Commercial Real Estate

2018 Commercial Real Estate Changes: What You Need to Know

Commercial Real Estate

The beginning of 2018 brought with it a booming stock market and high consumer confidence. These factors are excellent indicators of a strong economy, which makes business owners happy. Those in commercial real estate do have to consider other factors that are in play this year, including tax reform, new technology and customer concerns. Jamie A. Zambrana, Managing Partner and Head of Investment Sales for notes, “The commercial real estate industry has been a laggard in terms of innovation and the adoption of technology, though that is finally starting to change over the last couple of years.” These developments mean you may face some challenges in the coming year, but you will have new tools and possible tax breaks to smooth your path and generate more profits.

Tax Reform

The tax reform bill that passed in December of 2017 was better for commercial real estate buyers and brokers than it was for those interested in residential real estate. Provisions favorable to commercial real estate thought to be in danger ended up being retained. For instance, Like-Kind Exchange rules still apply to real estate, but they were repealed for personal property.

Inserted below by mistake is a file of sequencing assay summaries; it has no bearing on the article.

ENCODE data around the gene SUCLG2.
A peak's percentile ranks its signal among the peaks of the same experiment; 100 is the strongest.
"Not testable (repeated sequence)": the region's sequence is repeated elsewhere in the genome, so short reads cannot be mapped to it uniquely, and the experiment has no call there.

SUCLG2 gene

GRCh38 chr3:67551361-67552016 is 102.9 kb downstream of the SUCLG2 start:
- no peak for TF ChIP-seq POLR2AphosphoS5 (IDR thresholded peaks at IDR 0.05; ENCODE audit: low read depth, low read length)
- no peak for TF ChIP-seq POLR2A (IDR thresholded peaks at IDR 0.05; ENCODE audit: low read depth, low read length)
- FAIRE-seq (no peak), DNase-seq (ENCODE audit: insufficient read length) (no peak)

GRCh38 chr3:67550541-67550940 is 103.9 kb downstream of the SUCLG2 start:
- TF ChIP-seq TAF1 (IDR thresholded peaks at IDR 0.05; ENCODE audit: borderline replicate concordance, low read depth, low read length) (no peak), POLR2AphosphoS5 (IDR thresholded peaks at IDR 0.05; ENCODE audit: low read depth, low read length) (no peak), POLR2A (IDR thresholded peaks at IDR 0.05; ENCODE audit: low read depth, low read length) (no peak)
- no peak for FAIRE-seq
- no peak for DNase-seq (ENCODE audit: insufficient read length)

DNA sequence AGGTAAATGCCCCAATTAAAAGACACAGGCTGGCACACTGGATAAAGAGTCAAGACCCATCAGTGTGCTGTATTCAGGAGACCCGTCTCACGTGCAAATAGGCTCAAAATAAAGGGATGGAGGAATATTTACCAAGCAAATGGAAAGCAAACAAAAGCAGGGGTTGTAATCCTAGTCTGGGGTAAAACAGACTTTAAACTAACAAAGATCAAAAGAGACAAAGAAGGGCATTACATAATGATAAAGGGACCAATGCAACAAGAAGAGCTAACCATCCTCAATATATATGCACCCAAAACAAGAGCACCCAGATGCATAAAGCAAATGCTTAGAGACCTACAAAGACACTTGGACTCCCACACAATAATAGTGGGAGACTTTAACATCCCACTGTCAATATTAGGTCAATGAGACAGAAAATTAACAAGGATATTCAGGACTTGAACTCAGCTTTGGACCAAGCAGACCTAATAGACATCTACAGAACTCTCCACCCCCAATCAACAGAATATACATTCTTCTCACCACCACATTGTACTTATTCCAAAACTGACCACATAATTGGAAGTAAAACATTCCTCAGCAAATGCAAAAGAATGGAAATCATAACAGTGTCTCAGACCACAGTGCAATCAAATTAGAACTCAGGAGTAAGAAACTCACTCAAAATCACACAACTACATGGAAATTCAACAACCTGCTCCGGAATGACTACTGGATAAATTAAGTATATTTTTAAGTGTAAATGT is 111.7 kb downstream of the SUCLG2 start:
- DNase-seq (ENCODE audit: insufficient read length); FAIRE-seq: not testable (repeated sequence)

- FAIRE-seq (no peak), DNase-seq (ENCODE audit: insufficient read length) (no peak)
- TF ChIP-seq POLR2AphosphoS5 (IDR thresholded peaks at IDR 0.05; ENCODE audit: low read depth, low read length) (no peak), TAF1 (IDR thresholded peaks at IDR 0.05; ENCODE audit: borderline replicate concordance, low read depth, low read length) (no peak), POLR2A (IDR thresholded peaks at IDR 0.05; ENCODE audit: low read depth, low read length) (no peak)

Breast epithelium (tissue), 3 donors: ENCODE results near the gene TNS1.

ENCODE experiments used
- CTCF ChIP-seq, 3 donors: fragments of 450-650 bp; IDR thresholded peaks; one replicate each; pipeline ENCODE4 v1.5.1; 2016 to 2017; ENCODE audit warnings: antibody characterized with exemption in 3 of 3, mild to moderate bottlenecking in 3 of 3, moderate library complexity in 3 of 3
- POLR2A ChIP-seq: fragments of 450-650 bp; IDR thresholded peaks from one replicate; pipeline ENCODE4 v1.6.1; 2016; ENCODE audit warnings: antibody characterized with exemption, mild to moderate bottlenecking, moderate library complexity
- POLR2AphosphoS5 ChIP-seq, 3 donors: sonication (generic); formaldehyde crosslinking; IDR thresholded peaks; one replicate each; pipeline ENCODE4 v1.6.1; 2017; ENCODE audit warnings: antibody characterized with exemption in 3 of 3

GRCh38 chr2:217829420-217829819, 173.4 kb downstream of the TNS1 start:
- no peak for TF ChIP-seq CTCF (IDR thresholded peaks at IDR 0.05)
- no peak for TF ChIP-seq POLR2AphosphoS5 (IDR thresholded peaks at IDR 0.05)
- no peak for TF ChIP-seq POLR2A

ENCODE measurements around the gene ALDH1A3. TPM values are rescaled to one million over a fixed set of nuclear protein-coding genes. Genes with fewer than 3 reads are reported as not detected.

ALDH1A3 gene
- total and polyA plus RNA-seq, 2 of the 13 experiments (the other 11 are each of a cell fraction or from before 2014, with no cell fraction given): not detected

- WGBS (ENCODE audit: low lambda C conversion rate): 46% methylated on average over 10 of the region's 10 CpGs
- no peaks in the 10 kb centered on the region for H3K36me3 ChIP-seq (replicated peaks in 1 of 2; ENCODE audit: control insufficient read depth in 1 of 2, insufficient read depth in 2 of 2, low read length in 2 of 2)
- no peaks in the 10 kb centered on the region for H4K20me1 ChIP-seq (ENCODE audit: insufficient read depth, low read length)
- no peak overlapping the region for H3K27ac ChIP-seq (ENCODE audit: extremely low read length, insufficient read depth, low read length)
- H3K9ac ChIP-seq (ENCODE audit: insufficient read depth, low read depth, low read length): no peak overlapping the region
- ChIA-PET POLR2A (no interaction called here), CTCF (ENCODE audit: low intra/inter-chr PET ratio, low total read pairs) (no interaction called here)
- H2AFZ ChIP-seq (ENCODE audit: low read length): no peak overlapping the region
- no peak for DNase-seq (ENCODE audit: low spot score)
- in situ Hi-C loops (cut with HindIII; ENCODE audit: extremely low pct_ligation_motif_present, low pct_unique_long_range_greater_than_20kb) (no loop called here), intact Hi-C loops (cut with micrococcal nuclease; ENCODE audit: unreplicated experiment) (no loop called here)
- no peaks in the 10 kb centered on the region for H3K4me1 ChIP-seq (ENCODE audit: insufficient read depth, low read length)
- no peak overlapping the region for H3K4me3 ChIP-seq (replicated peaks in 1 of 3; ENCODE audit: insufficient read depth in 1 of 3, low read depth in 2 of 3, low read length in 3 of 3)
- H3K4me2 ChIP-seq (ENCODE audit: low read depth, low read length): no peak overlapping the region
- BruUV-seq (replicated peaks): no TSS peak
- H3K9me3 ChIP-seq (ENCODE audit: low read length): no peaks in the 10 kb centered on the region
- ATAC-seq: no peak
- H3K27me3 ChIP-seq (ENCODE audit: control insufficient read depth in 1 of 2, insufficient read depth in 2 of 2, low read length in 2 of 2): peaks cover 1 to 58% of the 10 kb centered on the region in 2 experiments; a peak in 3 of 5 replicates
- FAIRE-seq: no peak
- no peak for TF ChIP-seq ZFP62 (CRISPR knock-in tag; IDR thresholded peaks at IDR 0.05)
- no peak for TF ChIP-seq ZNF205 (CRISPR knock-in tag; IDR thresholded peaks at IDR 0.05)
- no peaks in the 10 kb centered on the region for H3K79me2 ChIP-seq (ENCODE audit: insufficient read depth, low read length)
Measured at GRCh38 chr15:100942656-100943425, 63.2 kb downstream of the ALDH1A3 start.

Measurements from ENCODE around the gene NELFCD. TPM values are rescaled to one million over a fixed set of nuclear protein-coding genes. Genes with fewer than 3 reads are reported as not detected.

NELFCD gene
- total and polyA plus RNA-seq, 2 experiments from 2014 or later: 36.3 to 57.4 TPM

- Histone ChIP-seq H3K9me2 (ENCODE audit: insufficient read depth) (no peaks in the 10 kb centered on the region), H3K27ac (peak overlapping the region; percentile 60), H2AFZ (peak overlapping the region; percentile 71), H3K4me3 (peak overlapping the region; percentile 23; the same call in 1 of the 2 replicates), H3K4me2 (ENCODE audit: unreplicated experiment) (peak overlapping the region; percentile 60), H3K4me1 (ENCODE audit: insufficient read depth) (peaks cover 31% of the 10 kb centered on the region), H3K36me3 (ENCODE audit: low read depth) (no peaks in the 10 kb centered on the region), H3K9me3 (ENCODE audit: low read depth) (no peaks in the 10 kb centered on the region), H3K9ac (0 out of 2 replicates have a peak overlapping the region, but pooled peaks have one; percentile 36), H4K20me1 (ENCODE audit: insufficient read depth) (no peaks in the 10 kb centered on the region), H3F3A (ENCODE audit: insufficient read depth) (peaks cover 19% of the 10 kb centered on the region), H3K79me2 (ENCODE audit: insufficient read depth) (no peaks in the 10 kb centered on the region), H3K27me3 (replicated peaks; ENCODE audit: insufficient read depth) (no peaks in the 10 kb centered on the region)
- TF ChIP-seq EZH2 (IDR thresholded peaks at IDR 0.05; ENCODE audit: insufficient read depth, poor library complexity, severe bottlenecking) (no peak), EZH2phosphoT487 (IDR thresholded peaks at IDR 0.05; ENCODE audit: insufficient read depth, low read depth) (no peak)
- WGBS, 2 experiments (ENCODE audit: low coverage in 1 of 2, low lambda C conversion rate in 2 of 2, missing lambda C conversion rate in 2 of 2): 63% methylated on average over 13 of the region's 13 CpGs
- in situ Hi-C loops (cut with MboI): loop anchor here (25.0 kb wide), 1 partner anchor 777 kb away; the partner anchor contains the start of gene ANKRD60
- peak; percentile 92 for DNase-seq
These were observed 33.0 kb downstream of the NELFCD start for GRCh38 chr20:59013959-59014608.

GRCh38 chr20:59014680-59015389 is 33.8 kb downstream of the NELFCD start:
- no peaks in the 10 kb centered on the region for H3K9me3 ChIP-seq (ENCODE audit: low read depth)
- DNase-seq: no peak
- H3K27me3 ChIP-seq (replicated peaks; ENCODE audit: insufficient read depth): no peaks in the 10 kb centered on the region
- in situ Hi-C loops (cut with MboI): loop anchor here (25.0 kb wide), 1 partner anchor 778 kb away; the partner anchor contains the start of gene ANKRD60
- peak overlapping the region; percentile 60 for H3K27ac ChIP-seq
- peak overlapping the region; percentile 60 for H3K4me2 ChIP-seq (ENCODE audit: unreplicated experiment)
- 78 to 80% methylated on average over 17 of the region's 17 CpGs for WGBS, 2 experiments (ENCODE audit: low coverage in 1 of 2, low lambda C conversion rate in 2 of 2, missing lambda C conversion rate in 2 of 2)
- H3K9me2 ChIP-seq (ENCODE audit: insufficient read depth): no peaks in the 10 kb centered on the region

In the new bill, capital gains treatment requires a three-year holding period in order to qualify, a relief to those in the industry who had to fight to preserve the provision. Qualified private activity bonds retain their same deductibility, and the low-income housing tax credit remains the same. Experts warn that the lower corporate tax rate will lessen the value of these credits and possibly affect the development of low-income housing development.

Finally, the rehabilitation credit was altered and now no longer offers a 10% credit for pre-1936 buildings.

Real estate brokers and brokerages may benefit from the lowering of the corporate tax rate to 21 percent. Individuals who earn in the top tax bracket will now pay a top rate of 37 percent instead of 39.6 percent. If you are a sales leader, your after-tax income should be even higher this year.